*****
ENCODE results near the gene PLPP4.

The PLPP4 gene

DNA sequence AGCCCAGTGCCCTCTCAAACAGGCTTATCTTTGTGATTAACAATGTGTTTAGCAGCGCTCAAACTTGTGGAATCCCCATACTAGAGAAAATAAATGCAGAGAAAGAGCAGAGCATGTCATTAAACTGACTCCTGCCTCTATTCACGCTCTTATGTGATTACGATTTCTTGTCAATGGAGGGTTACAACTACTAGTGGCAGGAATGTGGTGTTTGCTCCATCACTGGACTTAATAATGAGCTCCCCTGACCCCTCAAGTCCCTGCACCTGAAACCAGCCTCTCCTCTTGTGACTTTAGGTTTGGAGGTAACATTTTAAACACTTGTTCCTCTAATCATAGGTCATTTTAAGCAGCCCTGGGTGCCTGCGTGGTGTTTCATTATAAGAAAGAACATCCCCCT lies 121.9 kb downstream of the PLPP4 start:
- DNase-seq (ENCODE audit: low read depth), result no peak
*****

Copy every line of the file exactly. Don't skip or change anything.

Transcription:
ENCODE results near the gene PLPP4.

The PLPP4 gene

DNA sequence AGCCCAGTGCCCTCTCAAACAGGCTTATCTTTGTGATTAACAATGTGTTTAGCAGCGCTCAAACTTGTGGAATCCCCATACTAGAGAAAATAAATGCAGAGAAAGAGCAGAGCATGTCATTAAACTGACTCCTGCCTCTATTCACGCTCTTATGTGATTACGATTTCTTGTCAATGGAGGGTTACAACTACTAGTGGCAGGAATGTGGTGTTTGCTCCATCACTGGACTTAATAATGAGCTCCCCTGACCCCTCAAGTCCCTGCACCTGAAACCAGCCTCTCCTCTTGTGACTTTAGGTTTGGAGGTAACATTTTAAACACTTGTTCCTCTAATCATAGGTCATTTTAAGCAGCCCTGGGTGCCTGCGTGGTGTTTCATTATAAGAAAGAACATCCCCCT lies 121.9 kb downstream of the PLPP4 start:
- DNase-seq (ENCODE audit: low read depth), result no peak